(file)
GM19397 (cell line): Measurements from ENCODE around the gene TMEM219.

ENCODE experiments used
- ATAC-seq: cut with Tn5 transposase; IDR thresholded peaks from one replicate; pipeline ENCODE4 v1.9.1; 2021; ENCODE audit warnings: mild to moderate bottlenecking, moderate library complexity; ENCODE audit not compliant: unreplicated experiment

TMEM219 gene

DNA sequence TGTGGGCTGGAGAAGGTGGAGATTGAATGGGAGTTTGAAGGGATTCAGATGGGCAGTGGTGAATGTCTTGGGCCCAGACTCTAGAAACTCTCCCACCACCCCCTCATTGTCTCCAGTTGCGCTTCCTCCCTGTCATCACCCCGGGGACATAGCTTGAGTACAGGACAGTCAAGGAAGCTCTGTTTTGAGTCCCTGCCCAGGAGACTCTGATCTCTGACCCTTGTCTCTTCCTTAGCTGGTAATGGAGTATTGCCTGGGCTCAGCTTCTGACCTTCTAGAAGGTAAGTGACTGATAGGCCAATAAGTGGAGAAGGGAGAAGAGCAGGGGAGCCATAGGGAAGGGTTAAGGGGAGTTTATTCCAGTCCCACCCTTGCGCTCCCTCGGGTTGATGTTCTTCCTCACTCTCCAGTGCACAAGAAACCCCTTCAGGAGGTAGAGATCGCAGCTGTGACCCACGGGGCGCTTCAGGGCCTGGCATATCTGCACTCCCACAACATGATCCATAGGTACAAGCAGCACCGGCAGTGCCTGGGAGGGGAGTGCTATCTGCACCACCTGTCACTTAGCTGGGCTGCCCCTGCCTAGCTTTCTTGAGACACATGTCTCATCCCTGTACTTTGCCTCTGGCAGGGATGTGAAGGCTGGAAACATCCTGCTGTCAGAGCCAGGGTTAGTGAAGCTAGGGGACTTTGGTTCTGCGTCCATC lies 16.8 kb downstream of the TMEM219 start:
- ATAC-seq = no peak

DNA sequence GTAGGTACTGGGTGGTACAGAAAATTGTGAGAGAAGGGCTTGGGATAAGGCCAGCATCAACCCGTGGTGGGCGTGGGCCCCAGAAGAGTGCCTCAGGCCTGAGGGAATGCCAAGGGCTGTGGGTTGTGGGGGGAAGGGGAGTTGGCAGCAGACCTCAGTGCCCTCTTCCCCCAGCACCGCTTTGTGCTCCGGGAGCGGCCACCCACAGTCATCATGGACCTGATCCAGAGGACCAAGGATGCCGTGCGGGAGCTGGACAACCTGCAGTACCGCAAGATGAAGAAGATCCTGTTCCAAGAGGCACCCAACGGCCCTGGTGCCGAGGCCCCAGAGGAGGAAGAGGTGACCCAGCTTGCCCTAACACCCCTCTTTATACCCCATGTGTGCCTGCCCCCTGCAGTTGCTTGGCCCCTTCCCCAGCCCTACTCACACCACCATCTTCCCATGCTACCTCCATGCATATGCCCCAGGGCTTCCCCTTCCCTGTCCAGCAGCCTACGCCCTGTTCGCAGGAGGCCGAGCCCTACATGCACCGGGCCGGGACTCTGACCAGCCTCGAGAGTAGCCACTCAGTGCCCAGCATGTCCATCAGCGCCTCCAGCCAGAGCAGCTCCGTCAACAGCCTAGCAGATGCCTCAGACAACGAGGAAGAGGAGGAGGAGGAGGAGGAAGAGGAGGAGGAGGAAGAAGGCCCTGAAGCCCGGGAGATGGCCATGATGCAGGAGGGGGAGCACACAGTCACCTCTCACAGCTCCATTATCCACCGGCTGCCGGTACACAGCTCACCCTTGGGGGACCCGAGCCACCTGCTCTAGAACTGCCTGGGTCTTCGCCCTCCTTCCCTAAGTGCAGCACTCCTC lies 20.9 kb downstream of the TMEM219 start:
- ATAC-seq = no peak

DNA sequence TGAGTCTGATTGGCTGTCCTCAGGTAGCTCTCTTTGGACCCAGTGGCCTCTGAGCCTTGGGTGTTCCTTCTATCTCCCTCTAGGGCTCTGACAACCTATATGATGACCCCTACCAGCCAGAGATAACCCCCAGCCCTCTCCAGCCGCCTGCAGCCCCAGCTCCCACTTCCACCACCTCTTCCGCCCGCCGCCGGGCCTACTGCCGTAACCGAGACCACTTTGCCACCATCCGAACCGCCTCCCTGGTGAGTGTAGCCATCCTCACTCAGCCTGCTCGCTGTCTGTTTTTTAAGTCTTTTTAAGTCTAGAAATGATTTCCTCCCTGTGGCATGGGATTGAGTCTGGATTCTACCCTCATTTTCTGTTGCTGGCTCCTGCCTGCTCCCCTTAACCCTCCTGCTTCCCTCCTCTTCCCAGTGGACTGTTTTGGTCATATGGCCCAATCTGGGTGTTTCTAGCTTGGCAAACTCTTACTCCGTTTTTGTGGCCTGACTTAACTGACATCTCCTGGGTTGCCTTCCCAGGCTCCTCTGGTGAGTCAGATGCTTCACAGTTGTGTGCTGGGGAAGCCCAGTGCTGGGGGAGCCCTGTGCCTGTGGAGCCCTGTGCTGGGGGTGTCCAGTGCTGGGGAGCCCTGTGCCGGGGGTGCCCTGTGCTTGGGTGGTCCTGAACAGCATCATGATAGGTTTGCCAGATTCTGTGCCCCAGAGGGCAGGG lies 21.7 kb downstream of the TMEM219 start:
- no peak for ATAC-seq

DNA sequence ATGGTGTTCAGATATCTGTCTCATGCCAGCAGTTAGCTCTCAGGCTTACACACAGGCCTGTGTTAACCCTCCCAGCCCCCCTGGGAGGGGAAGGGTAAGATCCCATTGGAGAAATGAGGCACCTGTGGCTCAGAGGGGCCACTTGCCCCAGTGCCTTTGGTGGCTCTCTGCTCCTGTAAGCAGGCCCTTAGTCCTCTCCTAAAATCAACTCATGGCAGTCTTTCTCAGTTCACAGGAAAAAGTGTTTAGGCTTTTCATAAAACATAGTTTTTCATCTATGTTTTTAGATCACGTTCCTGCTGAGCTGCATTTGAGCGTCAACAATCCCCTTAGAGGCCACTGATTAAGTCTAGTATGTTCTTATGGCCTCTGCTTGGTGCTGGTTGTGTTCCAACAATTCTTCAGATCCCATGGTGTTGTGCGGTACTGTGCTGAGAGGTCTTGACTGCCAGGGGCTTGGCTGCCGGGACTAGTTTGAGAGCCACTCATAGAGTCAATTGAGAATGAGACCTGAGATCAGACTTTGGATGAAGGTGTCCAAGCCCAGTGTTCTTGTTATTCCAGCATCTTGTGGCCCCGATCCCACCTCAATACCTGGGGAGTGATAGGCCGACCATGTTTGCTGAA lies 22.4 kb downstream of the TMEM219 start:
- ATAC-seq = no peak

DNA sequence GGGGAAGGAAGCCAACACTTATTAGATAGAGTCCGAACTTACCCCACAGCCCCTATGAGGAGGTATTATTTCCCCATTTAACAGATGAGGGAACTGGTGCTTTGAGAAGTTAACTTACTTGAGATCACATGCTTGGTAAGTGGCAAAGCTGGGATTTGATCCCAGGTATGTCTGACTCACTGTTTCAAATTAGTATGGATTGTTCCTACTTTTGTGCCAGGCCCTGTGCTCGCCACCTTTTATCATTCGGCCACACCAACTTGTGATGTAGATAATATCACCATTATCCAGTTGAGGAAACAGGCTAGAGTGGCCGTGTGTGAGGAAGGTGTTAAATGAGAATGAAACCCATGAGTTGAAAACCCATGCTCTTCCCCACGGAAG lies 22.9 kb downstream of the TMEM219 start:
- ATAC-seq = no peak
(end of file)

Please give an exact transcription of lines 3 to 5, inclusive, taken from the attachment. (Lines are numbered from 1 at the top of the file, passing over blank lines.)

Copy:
- ATAC-seq: cut with Tn5 transposase; IDR thresholded peaks from one replicate; pipeline ENCODE4 v1.9.1; 2021; ENCODE audit warnings: mild to moderate bottlenecking, moderate library complexity; ENCODE audit not compliant: unreplicated experiment

TMEM219 gene

DNA sequence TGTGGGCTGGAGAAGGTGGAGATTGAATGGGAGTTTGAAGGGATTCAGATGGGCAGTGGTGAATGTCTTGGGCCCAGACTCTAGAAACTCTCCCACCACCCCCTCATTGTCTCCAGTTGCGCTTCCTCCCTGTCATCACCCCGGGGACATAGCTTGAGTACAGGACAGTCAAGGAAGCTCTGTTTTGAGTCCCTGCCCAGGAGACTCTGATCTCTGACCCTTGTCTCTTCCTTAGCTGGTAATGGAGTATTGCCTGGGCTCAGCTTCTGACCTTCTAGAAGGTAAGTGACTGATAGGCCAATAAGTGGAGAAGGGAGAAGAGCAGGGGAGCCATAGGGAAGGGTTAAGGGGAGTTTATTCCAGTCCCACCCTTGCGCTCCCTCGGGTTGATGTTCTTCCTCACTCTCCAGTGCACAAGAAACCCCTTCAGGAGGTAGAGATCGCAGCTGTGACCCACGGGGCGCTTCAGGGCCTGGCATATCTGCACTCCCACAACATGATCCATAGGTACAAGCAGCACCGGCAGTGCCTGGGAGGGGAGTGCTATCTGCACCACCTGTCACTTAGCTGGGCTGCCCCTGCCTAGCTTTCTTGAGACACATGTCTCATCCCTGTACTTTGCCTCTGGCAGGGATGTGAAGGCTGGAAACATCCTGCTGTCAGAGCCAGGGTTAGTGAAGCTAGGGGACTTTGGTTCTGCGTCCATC lies 16.8 kb downstream of the TMEM219 start: